Apple CEO Tim Cook has acknowledged that the company has too much cash lying around - nearly $100 billion just sitting in the bank. The CEO admitted so much cash is unnecessary, and should be spent on advancing the company.
In an unusual media alert issued on Sunday, March 18, Apple invited media and analysts to a conference call on Monday, March 19, at 9:00 a.m. Eastern Time. During the conference, scheduled to last for three hours, CEO Tim Cook and CFO Peter Oppenheimer discussed the state of its cash balance. Cook and Oppenheimer will announce the outcome of the company's discussions concerning its cash balance. Apple will not be providing an update on the current quarter nor will any topics be discussed other than cash, read the conference call announcement.
The anticipated announcement to be made by CEO Tim Cook and CFO Peter Oppenheimer put an end to months of speculation about Apple's approach to cash reserves.
On Monday morning, Cook announced that Apple will pay out quarterly dividend and share buyback that will pay out $45 billion over three years. The tech giant said it will initiate a regular quarterly payout of $2.65 a share, beginning July, and buy back up to $10 billion of its stock, beginning in the next fiscal year. The $10 billion annual dividend program is among the largest cash payouts made by U.S. corporate giants in a decade.
Investors Urge Apple to Return Some Cash as a Dividend
They should pay a dividend, said Sterne Agee & Leach Inc. analyst Shaw Wu. This is something that large shareholders have been asking for. As the great demand for Apple's iPhones and iPads surged, increasing the company's cash reserves, investors have urged Apple to return some of it as a dividend. Back in February, during Apple's annual shareholder meeting, Cook said the company had been discussing strategies for managing its cash with the company's board. It's a lot, added the CEO. It's more than we need to run the company. At the time, the board was reportedly considering its options.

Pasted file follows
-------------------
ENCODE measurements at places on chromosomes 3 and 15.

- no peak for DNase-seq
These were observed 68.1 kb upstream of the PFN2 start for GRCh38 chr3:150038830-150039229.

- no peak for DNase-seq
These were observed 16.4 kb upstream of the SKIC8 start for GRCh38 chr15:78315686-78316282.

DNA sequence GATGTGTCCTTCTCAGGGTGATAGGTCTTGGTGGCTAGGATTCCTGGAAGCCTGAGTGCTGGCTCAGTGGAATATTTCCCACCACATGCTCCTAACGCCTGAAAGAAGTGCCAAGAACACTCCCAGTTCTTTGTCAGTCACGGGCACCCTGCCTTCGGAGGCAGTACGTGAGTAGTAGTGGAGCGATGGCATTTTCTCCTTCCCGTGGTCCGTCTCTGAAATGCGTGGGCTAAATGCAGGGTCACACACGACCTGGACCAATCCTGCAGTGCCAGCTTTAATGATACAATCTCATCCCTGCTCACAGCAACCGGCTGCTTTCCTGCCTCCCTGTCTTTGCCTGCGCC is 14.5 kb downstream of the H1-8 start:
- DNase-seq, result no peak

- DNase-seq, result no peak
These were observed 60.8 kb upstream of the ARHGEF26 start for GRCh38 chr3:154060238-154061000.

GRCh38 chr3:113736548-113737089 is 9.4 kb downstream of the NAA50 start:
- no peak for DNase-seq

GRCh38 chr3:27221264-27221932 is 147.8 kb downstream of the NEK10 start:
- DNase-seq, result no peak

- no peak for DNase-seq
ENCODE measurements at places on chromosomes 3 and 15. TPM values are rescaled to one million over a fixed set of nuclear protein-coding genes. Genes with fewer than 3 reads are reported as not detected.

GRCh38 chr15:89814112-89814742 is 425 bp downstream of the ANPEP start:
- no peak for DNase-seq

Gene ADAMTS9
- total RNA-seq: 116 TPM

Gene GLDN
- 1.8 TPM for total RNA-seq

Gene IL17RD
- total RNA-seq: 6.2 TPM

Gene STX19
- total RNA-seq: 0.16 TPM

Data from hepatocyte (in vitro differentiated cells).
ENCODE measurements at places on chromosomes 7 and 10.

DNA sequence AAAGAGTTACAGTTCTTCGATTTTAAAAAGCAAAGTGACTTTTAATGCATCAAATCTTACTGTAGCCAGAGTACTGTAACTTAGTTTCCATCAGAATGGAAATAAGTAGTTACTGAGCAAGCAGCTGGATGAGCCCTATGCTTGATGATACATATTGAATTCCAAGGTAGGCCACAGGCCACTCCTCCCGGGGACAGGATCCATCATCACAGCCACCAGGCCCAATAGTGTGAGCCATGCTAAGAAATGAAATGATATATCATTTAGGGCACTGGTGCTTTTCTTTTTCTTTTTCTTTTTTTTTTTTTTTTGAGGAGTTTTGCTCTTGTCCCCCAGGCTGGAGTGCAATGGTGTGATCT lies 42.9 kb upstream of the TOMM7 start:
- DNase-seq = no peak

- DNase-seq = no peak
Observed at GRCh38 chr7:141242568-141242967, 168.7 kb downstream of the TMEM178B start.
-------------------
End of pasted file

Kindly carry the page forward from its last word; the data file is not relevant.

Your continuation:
Wu, who forecast that Apple will announce an annual dividend of two to three percent of its share price, said that Apple directors held a meeting in the past few weeks to discuss the options. Apple's closing share price of $585.57 on March 16 indicates a dividend of $11.71 to $17.57. Apple has not issued shareholder dividends since 1995.
Great Increase in Cash Balance
Apple's cash, cash equivalents, along with short-term and long-term marketable securities, totaled around $97.6 billion as of the end of December, up from the $59.7 billion in cash the company had on its balance sheet the previous year.
Tim Cook, Open to More Options for the Cash
Apple's former CEO and co-founder Steve Jobs had been opposed to dividends and cash buybacks. Since becoming the new CEO in August, however, Cook indicated he would consider more options for the cash balance than his predecessor. In anticipation of a dramatic change in the company's approach, Apple's stock has increased sharply in recent months. The company posted record quarterly sales and profit records on surging iPhone and iPad sales. Apple's shares closed at $585.57 on Friday, up 45 percent since the beginning of the year.
On Monday, Cook said the company will continue to follow the vision of Steve Jobs, the late co-founder of Apple. We have used some of our cash to make great investments in our business through increased research and development, acquisitions, new retail store openings, strategic prepayments and capital expenditures in our supply chain, and building out our infrastructure, Cook said. You'll see more of all of these in the future.
Innovation is the most important objective at Apple and we will not lose sight of that, he added.
Apple shares were up 2.28 percent at $598.80 during early afternoon trade on Nasdaq.
(reported by Alexandra Burlacu, edited by Surojit Chatterjee)